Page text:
“In the 1970s, comic books of The Funky Phantom were released by Western Publishing and Gold Key Comics. The comics were both original stories as well as adaptations of some of the TV episodes. The stories in the comics, however, took a different turn from the TV episodes. While on the show, the “ghost” was always a villain in a mask (like Scooby-Doo), in some of the original comic stories, the villains would often turn out to be other ghosts from on or around the colonial era. (The show never addressed why it seemed that there were no other ghosts besides Mudsy and Boo.) The comics even did a twist on the series when the gang traveled back to colonial times via an erratic time machine, only to find out that the kids are now the ghosts (the machine could only transport spiritual matter) and Mudsy is once more inside his original flesh-and-blood body. Also, the comics introduced a new regular character who never appeared in the show. Priscilla Atwater, a ghostly matron from Mudsy’s time, who lusted after Mudsy and pursued him actively, although she tended to flirt with about any other ghost who came along.”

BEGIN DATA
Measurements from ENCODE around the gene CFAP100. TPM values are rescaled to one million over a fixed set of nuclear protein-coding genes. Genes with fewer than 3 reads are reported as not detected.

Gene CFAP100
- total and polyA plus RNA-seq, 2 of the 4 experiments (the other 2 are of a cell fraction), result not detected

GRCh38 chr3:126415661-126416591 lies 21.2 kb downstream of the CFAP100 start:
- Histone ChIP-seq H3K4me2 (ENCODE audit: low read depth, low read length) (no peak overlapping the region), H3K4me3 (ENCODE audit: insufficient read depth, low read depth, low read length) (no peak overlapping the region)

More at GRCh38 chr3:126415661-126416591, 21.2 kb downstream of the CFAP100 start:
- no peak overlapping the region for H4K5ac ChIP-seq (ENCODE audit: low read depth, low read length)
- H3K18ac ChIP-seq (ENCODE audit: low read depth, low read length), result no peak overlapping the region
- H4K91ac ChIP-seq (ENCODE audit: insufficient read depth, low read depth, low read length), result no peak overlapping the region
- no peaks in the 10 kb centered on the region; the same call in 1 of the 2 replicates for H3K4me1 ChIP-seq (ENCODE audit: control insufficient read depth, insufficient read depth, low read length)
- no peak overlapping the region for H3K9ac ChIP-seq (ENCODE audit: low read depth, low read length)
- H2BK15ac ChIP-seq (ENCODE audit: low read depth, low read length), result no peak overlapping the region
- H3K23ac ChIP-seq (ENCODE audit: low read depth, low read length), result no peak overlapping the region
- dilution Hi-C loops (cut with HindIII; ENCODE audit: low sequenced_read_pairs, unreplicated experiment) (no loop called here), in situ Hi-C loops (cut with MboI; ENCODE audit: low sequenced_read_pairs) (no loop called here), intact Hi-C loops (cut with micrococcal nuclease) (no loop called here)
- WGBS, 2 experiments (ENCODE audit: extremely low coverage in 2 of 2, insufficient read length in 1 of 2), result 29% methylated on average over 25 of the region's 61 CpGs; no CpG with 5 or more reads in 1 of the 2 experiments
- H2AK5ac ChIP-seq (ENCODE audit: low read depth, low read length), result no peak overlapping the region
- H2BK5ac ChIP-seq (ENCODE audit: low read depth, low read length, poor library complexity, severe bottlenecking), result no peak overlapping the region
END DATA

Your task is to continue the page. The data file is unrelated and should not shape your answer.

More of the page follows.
That burst of creative originality aside, The Funky Phantom was never a powerhouse of cutting edge storytelling but then was that ever really the point for it or many of Hanna-Barbera’s workhorse series?
They were designed as entertainment for kids on a Saturday morning pure and simple, and we cared not if it was thematically groundbreaking or if the backgrounds all looked the same, or whether The Looney Duney even looked like were driving on all four wheels thanks to its placement on said backgrounds; in truth, I, and countless other kids like me, just wanted to laugh, and have some precious non-school fun, something The Funky Phantom delivered in spades, and even after all these years, still manages to the delight of my still cartoon-crazy inner child.
According to the official press release, All I Want for Christmas Is You will center around a young Mariah (voiced by Breanna Yde), who wants a puppy named Princess for Christmas. But before Princess can be hers, she has to pet-sit Jack, described as “a scraggly rascal of a dog; in fact, the worst dog in the county!” (synopsis via Mashable)
All I Want For Christmasis … my two front teeth?
C’mon you can do way better than that!
How about an animated film based on the book All I Want For Christmas is You which is in turn based on the insanely successful modern Christmas classic, which launched itself into collective music consciousness, thereafter forever to remain, in the long ago heady days of 1994.
So compulsively listenable and so delightfully, compellingly Christmasy is the song that it makes sense that it’s been turned into a book and a film and who knows what other wonders down the track.
For now, we have Mariah Carey introducing the movie in its Christmas glory and you’ll be able to see what wanting your true love for Christmas looks like when All I Want for Christmas Is You doesn’t have an exact release date yet, it’s expected to premiere in all its festive glory on Blu-ray, DVD, Digital HD and On Demand just in time for Christmas this year.